The Future is ……….. difficult in English
Grammar books dedicate many pages to explaining how to talk and write about the future in English, so unsurprisingly it is always difficult to master the subtleties of this verb tense. This article focuses on three future verb forms because they are very useful and can be misused and misunderstood.
Since it is now summer in England I will use holidays to illustrate my point. Let’s say I want to communicate that I have already arranged to go to France. Is it correct to say “I am going to go to France for my holiday”? Answer: No. Why? The subtle message in this statement is that it is my intention to go to France and it is unclear whether this holiday has already been arranged. If I had said “I am going to France for my holiday” instead, then it would have been more clear that the holiday has already been arranged.
Therefore it is a choice between communicating an intended plan or an implemented plan. You should use the present continuous/progressive (the verb ‘to be’ plus the ‘-ing’ form of the main verb) to communicate an intended plan and the verb ‘to be’ plus ‘going to’ plus the main verb for an implemented plan.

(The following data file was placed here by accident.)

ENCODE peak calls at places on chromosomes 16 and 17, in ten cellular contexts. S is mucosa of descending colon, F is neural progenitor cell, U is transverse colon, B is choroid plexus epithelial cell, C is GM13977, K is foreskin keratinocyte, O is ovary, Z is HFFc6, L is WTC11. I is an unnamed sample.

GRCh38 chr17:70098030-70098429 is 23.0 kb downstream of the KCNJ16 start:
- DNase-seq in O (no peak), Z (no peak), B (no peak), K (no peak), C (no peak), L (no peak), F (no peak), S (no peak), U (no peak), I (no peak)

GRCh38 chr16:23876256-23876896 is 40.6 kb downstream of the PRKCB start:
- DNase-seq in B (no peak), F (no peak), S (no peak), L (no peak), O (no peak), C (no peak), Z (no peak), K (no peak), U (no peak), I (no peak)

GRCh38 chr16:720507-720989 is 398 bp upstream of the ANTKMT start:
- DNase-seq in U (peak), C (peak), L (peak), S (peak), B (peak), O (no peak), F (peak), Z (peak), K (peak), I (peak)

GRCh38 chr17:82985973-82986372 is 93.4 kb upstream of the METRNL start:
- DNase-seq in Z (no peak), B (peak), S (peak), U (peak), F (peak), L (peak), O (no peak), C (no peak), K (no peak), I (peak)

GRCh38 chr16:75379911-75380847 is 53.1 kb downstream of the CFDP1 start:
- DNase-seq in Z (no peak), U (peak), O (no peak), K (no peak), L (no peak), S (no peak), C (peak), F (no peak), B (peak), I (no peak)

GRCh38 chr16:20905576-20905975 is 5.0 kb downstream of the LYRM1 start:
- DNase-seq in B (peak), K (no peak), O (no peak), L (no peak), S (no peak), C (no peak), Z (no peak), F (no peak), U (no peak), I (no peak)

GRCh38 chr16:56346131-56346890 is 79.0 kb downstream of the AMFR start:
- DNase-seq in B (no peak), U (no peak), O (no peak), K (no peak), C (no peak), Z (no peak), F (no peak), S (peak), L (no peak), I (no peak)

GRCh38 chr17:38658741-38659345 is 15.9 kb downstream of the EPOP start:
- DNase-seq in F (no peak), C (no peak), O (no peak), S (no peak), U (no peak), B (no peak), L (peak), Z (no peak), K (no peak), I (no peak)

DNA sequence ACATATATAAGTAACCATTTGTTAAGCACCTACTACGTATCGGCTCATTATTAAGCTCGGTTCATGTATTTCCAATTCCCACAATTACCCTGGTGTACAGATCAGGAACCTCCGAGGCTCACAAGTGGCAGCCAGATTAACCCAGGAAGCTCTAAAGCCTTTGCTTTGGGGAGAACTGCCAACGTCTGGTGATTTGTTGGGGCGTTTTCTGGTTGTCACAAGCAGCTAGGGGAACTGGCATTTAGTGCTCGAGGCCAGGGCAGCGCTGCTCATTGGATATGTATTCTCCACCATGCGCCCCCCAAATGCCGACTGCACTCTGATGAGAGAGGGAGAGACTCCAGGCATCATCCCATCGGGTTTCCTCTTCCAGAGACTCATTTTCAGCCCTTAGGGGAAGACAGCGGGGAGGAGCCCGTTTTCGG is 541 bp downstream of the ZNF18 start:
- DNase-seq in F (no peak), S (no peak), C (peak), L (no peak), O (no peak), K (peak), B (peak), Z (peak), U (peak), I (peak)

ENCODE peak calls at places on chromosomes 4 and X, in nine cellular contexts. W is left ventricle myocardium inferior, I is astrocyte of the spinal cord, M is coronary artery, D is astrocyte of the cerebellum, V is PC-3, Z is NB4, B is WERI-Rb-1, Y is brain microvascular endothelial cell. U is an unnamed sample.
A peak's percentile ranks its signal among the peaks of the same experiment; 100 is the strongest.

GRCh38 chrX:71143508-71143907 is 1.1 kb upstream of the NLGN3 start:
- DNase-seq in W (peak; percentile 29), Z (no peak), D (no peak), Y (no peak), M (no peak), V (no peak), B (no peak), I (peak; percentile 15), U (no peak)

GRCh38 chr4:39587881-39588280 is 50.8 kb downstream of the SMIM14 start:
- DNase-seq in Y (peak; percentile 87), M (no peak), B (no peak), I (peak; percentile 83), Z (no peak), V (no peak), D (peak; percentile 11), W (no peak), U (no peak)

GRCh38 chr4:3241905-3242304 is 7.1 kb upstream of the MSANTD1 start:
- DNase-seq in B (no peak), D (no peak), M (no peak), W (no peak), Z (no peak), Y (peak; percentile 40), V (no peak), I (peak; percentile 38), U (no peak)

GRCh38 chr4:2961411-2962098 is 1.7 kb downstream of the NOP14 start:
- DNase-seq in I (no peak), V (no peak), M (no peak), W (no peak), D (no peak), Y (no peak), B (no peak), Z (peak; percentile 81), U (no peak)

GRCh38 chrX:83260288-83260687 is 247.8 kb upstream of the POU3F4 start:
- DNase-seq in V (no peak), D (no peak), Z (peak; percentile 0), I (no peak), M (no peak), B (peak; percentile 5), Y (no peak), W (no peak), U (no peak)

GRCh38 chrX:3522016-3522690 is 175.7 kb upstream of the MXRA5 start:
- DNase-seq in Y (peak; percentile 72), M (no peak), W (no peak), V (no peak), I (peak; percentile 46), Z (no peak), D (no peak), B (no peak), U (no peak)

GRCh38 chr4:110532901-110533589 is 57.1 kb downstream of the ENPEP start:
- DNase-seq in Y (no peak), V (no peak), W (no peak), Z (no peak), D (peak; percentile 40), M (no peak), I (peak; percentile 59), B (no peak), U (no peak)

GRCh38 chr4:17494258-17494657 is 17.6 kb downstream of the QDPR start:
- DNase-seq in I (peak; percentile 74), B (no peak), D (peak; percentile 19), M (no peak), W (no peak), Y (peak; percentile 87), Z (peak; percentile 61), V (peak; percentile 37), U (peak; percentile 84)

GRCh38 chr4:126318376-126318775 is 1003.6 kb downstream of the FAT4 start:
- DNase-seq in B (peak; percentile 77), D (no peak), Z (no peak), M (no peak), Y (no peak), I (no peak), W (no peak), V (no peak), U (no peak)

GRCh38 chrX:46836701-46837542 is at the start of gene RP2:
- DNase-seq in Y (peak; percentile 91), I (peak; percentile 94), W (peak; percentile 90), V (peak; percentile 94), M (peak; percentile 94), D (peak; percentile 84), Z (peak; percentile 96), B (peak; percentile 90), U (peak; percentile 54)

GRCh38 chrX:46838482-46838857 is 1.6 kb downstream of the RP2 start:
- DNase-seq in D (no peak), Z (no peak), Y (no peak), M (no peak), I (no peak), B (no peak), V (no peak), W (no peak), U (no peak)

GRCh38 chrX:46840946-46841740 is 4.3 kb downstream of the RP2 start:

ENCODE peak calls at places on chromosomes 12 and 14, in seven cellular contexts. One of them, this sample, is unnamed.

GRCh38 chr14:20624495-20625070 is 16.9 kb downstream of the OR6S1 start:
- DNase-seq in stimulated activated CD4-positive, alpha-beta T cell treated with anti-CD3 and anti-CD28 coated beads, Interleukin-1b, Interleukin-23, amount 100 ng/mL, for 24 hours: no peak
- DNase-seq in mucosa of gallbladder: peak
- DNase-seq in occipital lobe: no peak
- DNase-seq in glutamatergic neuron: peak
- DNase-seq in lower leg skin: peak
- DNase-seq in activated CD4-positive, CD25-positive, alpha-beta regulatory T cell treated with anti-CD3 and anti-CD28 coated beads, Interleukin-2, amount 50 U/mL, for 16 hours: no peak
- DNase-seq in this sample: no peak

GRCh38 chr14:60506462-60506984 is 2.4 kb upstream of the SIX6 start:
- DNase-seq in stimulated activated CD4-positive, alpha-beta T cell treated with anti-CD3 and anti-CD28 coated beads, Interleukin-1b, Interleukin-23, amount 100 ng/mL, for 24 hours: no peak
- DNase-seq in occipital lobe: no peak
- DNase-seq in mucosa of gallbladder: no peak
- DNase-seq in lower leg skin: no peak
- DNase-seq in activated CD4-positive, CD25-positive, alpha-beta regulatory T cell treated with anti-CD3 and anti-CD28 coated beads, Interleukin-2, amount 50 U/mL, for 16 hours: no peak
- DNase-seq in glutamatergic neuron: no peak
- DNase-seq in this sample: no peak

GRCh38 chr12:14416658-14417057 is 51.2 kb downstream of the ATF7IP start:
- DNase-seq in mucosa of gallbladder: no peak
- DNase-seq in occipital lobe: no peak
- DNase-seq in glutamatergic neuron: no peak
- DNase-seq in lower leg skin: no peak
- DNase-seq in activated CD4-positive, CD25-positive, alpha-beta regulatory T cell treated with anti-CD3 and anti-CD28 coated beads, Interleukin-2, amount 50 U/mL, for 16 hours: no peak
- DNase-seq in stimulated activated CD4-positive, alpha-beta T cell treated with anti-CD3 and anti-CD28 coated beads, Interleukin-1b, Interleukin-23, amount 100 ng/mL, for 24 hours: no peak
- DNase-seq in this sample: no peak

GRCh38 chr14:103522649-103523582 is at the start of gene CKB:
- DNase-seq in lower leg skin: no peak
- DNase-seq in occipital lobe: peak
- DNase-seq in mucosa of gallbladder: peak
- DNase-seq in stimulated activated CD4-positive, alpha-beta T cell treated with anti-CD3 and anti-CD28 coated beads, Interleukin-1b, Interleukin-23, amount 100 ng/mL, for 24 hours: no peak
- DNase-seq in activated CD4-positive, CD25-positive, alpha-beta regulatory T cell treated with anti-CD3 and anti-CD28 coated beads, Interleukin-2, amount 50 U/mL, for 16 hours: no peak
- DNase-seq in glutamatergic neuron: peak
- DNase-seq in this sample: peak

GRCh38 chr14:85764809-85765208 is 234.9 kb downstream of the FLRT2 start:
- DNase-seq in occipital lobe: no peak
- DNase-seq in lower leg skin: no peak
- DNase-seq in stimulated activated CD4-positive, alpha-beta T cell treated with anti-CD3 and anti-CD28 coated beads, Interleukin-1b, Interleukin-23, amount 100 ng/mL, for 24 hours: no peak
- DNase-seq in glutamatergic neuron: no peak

Another subtlety is also very useful at the point in time when an intended plan changes to an actual plan. If I say: “I will go to Spain for my holiday instead of France”, I communicate the actual plan that I have just this minute decided on i.e. to go to Spain instead of France. So, you can use ‘will’ plus the main verb without ‘to’ to communicate decisions made right now about the future.
When I started to write this article the sun was streaming through my office window and I am going on holiday in a few weeks, so the idea of writing example sentences about holidays came naturally as soon as I started tapping the keys. The verb form in the first sentence of the second paragraph communicates that spontaneous, immediate decision. Amazingly for England the sun is still shining now, so I will sit outside for a few minutes before my next class..